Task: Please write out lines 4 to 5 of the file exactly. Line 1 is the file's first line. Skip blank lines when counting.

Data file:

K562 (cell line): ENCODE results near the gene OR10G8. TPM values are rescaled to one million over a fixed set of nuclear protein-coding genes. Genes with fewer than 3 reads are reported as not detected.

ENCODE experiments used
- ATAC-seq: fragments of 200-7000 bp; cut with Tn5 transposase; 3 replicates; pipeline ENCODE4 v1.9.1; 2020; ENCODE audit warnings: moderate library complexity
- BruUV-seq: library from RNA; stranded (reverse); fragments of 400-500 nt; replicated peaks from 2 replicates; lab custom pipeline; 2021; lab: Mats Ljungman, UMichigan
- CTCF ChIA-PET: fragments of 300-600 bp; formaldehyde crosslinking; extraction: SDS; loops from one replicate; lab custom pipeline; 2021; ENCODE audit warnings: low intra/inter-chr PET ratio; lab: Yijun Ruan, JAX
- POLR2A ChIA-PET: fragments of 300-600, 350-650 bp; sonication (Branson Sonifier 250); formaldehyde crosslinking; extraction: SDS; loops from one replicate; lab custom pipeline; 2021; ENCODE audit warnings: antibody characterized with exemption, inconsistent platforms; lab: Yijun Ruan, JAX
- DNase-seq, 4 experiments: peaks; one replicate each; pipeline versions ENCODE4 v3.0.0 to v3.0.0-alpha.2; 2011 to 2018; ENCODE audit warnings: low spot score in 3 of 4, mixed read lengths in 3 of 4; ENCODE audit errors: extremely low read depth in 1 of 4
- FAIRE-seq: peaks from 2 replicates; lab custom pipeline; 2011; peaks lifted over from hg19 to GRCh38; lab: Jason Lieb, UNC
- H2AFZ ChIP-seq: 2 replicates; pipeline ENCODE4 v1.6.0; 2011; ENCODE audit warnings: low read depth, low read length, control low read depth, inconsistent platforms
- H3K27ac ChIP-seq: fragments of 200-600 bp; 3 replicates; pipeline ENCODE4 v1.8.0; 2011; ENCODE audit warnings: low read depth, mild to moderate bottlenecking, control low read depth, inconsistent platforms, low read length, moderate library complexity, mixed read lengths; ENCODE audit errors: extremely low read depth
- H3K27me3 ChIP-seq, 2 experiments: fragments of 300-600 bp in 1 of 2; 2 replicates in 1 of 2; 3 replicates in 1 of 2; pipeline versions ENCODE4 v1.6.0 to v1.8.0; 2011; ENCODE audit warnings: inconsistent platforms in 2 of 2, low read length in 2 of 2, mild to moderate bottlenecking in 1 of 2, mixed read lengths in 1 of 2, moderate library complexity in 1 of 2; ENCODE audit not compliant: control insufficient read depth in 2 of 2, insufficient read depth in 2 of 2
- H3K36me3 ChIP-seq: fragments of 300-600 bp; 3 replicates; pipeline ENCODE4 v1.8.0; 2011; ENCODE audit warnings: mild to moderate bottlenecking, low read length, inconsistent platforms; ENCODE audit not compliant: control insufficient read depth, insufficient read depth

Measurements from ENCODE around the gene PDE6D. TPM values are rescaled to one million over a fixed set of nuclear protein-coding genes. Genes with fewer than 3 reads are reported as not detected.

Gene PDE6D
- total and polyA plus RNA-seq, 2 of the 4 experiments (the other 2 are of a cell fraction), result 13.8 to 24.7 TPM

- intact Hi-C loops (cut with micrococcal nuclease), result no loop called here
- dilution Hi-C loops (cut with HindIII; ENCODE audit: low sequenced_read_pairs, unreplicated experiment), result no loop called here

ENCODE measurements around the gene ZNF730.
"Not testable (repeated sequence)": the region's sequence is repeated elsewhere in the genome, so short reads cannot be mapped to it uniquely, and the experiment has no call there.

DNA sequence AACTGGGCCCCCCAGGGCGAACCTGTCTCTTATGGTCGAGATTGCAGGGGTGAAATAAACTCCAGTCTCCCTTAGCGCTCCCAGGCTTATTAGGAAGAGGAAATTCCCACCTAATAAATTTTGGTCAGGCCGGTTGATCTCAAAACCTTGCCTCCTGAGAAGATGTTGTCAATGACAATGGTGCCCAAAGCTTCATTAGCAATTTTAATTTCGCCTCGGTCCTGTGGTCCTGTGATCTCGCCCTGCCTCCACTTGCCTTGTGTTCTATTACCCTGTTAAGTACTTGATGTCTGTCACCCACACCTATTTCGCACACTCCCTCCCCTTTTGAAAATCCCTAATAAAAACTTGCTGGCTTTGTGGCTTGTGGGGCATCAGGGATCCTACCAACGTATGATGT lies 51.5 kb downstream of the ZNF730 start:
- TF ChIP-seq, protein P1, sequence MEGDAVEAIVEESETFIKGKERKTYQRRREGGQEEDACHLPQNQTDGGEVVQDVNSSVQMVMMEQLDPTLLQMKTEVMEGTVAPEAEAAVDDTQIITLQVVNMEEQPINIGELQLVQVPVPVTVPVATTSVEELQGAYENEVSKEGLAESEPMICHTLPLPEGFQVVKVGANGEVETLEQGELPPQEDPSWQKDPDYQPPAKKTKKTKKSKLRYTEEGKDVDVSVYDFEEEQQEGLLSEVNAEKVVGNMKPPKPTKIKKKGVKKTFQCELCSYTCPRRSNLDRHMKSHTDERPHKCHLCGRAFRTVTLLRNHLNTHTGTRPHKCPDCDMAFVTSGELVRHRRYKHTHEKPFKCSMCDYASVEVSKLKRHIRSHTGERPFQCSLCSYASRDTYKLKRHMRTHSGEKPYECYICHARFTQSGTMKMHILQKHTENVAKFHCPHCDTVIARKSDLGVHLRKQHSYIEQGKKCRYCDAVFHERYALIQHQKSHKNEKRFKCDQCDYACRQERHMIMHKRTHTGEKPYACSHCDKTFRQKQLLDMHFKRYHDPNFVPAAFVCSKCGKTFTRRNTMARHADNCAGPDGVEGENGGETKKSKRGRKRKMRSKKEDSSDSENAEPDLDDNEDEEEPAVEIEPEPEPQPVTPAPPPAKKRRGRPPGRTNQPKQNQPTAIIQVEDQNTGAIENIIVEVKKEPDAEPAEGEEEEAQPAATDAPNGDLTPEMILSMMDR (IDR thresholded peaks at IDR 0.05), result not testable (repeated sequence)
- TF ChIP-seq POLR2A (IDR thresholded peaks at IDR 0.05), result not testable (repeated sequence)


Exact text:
- BruUV-seq: library from RNA; stranded (reverse); fragments of 400-500 nt; replicated peaks from 2 replicates; lab custom pipeline; 2021; lab: Mats Ljungman, UMichigan
- CTCF ChIA-PET: fragments of 300-600 bp; formaldehyde crosslinking; extraction: SDS; loops from one replicate; lab custom pipeline; 2021; ENCODE audit warnings: low intra/inter-chr PET ratio; lab: Yijun Ruan, JAX